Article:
Palm oil fell as the prospect of a record U.S. soybean crop and a bigger harvest of the oilseed in Argentina reduced concern over a shortage in edible oil supplies.
Palm oil, which competes with soybean oil for use in food and fuel, has climbed 20 per cent this year on concern there may be global oilseed shortage after drought damaged a quarter of the soybean harvest in Argentina, the top exporter of soybean oil. It helped U.S. farmers to plant a record crop.
December-delivery palm oil lost as much as 1.4 per cent to RM2,013 (US$586) a ton on the Malaysia Derivatives Exchange, and paused at RM2,023 at the midday break. Futures fell 11 per cent last month in anticipation of the U.S. soybean crop.
Soybean oil, traded on the Chicago Board of Trade, is 27 per cent more expensive than palm oil.
“Palm oil is affordable again,” Su-Yin Teoh, a strategist at Deutsche Bank (Malaysia) Berhad, said today.
Supplies of palm oil slowed in September due to the Muslim fasting month and subsequent holiday, and may pick up this month. About 90 per cent of the world’s palm oil is produced in Indonesia and Malaysia, both predominantly Muslim countries.
Malaysia’s palm oil output in August reached 1.49 million tons, the highest since a record set in November, according to the nation’s palm oil board. That lifted stockpiles to a six- month high of 1.42 million tons. September data is due next week.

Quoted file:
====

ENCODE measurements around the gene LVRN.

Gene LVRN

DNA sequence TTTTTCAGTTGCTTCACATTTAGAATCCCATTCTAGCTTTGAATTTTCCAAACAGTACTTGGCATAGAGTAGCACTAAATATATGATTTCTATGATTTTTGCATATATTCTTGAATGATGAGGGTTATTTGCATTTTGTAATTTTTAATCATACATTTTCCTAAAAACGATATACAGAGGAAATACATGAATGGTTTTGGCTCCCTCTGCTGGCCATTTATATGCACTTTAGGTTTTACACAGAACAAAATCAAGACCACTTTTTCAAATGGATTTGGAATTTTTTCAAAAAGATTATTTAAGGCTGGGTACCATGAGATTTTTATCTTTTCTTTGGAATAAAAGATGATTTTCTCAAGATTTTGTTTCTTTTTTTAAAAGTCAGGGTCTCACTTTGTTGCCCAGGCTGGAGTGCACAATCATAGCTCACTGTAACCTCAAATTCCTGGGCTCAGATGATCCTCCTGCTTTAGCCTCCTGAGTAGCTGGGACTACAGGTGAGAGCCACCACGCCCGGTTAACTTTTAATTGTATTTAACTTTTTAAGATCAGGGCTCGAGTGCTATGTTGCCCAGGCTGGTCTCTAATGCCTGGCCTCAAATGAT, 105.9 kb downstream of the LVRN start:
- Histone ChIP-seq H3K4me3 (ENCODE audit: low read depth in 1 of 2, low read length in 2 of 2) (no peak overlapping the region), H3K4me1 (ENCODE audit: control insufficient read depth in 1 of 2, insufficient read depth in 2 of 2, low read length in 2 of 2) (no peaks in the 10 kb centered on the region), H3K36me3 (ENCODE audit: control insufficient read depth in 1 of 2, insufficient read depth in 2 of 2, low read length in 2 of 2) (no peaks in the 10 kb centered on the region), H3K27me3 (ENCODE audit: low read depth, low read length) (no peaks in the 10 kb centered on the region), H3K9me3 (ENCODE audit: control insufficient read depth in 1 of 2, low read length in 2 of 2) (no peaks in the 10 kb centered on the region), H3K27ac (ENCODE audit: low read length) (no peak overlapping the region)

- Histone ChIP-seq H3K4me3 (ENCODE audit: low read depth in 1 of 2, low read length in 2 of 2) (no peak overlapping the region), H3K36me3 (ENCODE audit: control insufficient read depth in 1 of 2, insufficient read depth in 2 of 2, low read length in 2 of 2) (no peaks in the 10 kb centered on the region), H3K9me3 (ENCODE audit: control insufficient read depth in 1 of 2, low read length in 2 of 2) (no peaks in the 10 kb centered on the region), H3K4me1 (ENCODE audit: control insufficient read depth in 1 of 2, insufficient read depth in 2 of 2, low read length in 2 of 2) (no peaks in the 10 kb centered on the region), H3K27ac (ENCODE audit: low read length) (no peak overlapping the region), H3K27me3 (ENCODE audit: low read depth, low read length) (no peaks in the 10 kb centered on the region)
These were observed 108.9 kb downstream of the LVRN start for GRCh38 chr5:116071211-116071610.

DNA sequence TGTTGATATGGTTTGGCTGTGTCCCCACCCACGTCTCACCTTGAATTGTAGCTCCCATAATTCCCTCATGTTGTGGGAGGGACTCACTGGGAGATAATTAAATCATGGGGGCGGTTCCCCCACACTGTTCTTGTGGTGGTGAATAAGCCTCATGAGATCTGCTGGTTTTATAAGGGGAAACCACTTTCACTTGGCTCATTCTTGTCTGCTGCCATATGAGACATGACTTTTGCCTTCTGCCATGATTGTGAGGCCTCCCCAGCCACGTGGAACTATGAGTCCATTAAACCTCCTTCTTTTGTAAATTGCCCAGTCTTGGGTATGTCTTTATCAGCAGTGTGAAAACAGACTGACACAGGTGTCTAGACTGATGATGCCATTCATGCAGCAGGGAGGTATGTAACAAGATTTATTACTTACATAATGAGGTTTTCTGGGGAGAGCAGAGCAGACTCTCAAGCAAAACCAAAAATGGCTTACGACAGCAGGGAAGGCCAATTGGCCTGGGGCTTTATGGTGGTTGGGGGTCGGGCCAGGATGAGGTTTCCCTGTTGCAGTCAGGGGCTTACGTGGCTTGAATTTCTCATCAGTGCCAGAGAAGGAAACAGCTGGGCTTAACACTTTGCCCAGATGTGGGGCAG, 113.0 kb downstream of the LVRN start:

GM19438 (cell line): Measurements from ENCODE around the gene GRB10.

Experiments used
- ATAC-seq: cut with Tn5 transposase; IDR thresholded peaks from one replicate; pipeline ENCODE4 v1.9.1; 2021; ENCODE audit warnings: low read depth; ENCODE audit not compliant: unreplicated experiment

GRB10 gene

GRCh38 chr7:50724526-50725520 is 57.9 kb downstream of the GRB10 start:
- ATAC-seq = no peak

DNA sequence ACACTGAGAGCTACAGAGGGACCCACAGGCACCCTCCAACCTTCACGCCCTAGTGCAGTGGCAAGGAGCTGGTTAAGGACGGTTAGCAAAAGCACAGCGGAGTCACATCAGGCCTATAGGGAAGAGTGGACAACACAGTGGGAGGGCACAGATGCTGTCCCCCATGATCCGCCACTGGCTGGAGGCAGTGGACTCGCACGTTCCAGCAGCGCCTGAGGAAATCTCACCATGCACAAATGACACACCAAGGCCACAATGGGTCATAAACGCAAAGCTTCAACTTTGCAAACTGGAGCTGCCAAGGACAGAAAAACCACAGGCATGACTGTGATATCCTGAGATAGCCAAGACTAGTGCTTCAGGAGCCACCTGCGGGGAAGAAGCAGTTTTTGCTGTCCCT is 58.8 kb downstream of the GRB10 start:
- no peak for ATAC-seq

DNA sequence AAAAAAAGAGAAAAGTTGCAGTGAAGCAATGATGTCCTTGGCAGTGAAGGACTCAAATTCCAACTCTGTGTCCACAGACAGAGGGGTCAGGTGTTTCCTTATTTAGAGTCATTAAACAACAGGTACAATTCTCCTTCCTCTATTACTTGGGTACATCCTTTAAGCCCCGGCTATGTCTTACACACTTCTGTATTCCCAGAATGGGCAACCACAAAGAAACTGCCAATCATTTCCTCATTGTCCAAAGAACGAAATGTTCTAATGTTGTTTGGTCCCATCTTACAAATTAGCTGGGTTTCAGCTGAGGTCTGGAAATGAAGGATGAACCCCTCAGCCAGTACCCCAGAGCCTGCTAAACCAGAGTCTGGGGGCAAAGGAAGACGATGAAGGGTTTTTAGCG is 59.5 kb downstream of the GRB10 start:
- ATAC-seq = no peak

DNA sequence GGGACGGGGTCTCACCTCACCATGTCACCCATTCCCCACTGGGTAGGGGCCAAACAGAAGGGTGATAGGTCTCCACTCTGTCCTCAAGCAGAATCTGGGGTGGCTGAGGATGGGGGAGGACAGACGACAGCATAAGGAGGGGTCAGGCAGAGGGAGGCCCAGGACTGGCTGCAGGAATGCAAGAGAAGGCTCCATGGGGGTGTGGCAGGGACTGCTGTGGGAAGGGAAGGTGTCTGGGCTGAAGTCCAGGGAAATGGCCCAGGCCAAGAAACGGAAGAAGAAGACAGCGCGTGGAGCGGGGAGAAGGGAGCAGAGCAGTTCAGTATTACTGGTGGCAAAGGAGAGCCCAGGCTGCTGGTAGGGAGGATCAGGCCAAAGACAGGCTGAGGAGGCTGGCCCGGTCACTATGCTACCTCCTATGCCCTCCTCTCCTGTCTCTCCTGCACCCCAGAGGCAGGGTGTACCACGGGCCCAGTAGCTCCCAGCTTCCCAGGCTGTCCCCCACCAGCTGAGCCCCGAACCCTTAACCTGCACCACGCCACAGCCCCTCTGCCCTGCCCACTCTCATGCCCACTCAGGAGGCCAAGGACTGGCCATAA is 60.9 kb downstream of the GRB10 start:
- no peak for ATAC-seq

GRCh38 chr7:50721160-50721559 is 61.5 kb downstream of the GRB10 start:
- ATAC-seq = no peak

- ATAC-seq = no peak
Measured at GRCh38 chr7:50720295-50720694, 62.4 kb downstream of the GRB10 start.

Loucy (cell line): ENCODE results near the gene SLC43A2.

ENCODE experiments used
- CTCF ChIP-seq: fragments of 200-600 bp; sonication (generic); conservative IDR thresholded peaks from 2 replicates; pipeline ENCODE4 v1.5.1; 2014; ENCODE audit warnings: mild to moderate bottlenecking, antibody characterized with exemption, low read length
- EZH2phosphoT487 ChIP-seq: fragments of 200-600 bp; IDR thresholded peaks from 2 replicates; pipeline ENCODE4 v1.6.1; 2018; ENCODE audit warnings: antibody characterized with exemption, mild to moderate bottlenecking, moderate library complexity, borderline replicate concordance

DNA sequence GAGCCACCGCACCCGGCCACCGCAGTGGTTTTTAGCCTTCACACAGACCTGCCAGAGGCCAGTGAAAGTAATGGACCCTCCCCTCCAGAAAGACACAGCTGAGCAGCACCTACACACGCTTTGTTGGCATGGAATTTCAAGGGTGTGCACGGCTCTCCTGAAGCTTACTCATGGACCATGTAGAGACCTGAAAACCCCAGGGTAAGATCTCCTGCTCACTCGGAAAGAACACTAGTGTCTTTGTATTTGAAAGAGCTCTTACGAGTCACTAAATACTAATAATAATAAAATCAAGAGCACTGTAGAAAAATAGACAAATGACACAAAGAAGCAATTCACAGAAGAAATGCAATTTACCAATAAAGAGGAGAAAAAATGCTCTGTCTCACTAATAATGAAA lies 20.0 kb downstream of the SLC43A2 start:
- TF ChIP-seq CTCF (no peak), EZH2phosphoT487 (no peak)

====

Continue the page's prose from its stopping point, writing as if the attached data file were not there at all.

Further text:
Argentina may grow 63 per cent more soybeans next year than the drought-reduced harvest this year, as farmers plant less of other crops, the U.S. Department of Agriculture’s Foreign Agricultural Service said.
Output may total 52 million tons in the year starting April 1, up from the USDA’s estimate of 32 million collected this year, according to the report. The USDA forecast a 2010 harvest of 51 million tons in September.
Farmers will sow 18.5 million hectares (45.7 million acres), up from an estimated 17.5 million planted a year earlier, with less land devoted to wheat, corn, sunflowers and cattle pasture, according to the report.
Source : Business Times